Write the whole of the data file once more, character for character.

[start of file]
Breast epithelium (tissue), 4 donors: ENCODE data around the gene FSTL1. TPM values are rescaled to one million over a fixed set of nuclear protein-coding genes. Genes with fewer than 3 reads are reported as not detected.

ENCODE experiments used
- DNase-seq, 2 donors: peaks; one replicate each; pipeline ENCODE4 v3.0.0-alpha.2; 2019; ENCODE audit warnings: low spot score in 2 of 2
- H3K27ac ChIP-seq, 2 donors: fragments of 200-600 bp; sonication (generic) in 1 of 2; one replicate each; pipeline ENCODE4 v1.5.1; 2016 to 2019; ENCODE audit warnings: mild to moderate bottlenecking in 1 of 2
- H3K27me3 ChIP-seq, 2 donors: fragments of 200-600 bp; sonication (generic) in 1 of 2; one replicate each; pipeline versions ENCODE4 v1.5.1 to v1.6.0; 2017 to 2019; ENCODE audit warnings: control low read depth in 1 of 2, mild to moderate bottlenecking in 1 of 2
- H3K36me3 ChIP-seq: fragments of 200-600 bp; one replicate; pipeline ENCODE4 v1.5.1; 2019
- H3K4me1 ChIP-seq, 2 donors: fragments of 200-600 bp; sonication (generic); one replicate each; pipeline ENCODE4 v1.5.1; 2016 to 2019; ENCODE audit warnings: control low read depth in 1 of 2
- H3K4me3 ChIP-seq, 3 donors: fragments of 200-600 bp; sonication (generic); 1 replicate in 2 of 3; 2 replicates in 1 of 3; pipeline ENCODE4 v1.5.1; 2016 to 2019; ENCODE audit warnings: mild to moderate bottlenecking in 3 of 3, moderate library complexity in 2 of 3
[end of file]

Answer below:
Breast epithelium (tissue), 4 donors: ENCODE data around the gene FSTL1. TPM values are rescaled to one million over a fixed set of nuclear protein-coding genes. Genes with fewer than 3 reads are reported as not detected.

ENCODE experiments used
- DNase-seq, 2 donors: peaks; one replicate each; pipeline ENCODE4 v3.0.0-alpha.2; 2019; ENCODE audit warnings: low spot score in 2 of 2
- H3K27ac ChIP-seq, 2 donors: fragments of 200-600 bp; sonication (generic) in 1 of 2; one replicate each; pipeline ENCODE4 v1.5.1; 2016 to 2019; ENCODE audit warnings: mild to moderate bottlenecking in 1 of 2
- H3K27me3 ChIP-seq, 2 donors: fragments of 200-600 bp; sonication (generic) in 1 of 2; one replicate each; pipeline versions ENCODE4 v1.5.1 to v1.6.0; 2017 to 2019; ENCODE audit warnings: control low read depth in 1 of 2, mild to moderate bottlenecking in 1 of 2
- H3K36me3 ChIP-seq: fragments of 200-600 bp; one replicate; pipeline ENCODE4 v1.5.1; 2019
- H3K4me1 ChIP-seq, 2 donors: fragments of 200-600 bp; sonication (generic); one replicate each; pipeline ENCODE4 v1.5.1; 2016 to 2019; ENCODE audit warnings: control low read depth in 1 of 2
- H3K4me3 ChIP-seq, 3 donors: fragments of 200-600 bp; sonication (generic); 1 replicate in 2 of 3; 2 replicates in 1 of 3; pipeline ENCODE4 v1.5.1; 2016 to 2019; ENCODE audit warnings: mild to moderate bottlenecking in 3 of 3, moderate library complexity in 2 of 3